According to the Wikipedia article on Spurious Wakeups

"a thread might be awoken from its waiting state even though no thread signaled the condition variable".

While I've know about this 'feature' I never knew what actually caused it until, in the same article

"Spurious wakeups may sound strange, but on some multiprocessor systems, making condition wakeup completely predictable might substantially slow all condition variable operations."

Sounds like a bug that just isn't worth fixing, is that right?


2 Answers 2


TL;DR Assumption ("contract") of spurious wakeups is a sensible architectural decision made to allow for realistically robust implementations of thread sheduler.

"Performance considerations" are irrelevant here, these are just misunderstanding that became widespread because of having stated in a published authoritative reference. (authoritative references might have errors, y'know - just ask Galileo Galilei) Wikipedia article keeps the reference to the note you quoted just because it perfectly matches their formal guidelines of citing the published reference.

Much more compelling reason for introducing concept of spurious wakeups is provided in this answer at SO that is based on additional details provided in an (older version) of that very article:

The Wikipedia article on spurious wakeups has this tidbit:

The pthread_cond_wait() function in Linux is implemented using the futex system call. Each blocking system call on Linux returns abruptly with EINTR when the process receives a signal. ... pthread_cond_wait() can't restart the waiting because it may miss a real wakeup in the little time it was outside the futex system call...

Just think of it... like any code, thread scheduler may experience temporary blackout due to something abnormal happening in underlying hardware / software. Of course, care should be taken for this to happen as rare as possible, but since there's no such thing as 100% robust software it is reasonable to assume this can happen and take care on the graceful recovery in case if scheduler detects this (eg by observing missing heartbeats).

Now, how could scheduler recover, taking into account that during blackout it could miss some signals intended to notify waiting threads? If scheduler does nothing, mentioned "unlucky" threads will just hang, waiting forever - to avoid this, scheduler would simply send a signal to all the waiting threads.

This makes it necessary to establish a "contract" that waiting thread can be notified without a reason. To be precise, there would be a reason - scheduler blackout - but since thread is designed (for a good reason) to be oblivious to scheduler internal implementation details, this reason is likely better to present as "spurious".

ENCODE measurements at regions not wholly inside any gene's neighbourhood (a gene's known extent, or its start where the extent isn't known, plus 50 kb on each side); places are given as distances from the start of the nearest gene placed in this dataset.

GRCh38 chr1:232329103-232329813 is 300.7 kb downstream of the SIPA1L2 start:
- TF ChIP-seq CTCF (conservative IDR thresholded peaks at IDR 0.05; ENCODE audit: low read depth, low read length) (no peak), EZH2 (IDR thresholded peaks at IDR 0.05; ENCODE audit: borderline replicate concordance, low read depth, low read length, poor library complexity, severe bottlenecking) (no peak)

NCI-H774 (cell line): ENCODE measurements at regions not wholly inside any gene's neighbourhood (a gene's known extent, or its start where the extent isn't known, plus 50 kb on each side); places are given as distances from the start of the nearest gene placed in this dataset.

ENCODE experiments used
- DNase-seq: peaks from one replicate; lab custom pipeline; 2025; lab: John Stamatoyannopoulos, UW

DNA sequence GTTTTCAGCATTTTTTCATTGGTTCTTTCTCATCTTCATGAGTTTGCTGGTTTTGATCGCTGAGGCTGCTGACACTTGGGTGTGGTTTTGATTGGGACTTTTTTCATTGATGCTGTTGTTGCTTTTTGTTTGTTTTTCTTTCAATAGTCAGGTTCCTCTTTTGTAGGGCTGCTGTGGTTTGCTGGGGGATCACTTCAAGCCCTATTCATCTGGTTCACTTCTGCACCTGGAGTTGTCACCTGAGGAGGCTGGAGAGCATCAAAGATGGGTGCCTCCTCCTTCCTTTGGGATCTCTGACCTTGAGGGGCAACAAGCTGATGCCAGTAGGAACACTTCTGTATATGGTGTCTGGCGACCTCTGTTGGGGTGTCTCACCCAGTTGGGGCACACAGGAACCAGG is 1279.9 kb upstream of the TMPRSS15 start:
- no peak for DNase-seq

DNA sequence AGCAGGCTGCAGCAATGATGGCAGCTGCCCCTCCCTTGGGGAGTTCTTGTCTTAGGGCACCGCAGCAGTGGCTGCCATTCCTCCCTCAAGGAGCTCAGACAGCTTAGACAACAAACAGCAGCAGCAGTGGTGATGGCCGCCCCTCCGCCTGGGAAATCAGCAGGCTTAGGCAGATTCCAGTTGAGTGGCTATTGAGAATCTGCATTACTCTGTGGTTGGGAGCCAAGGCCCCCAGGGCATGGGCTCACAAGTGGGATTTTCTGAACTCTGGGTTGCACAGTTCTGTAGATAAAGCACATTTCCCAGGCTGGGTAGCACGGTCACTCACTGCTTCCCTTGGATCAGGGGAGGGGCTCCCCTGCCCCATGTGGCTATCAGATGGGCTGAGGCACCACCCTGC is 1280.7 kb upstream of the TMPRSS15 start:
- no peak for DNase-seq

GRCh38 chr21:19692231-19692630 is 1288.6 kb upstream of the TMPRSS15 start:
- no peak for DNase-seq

From thread perspective, this somewhat resembles a Postel's law (aka robustness principle),

be conservative in what you do, be liberal in what you accept from others

Assumption of spurious wakeups forces thread to be conservative in what it does: set condition when notifying other threads, and liberal in what it accepts: check the condition upon any return from wait and repeat wait if it's not there yet.

  • 11
    Ugh... Postel's law... the reason why HTML and all sorts of web technologies have so much crap thrown into them (e.g. HTML acceptance of bad tag nesting). That aside, good answer. Oct 30, 2014 at 21:52
  • 3
    Postel's law is why many bugs go uncaught for years because hey, even if your function returns the wrong output, the app still seems to work! Best invention ever.
    – Pacerier
    Jun 29, 2015 at 4:42
  • 2
    @Pacerier: the function returning a wrong output isn't following Postel's law (conservative part).
    – YvesgereY
    Aug 7, 2017 at 18:29
  • @Pacerier: OTOH, demanding other components to be strict so bugs can be caught earlier is an interesting position, erring on the side of 'Fail Fast' principle and 'Contract Based' design.
    – YvesgereY
    Feb 3, 2019 at 23:17

It isn't worth fixing since caller code should use the same treatment (checking the condition) anyway, in order to deal with race condition.

One treatment for two issues, which I summarize by the following:

Spurious wakeup:  waiting thread is scheduled before condition has been established.
Forced oversleep: waiting thread is scheduled after condition has been falsified again.

Since the later might happen, some went as far as introducing spurious wakeup in the contract:

  • to enforce good practices by requiring predicate loops.
  • to give some liberty for scheduler implementation (including an emergency recovery option, as pointed by @gnat).

SO reference

  • I'd like to +1 this, but for the idea that someone intentionally introduced spurious wakeups in order to get callers to add predicate loops to address forced oversleeps. I find that inconceivable.
    – ruakh
    Jan 4, 2019 at 18:33
  • 'The intent was to force correct/robust code by requiring predicate loops.' See the provided link.
    – YvesgereY
    Feb 3, 2019 at 23:31

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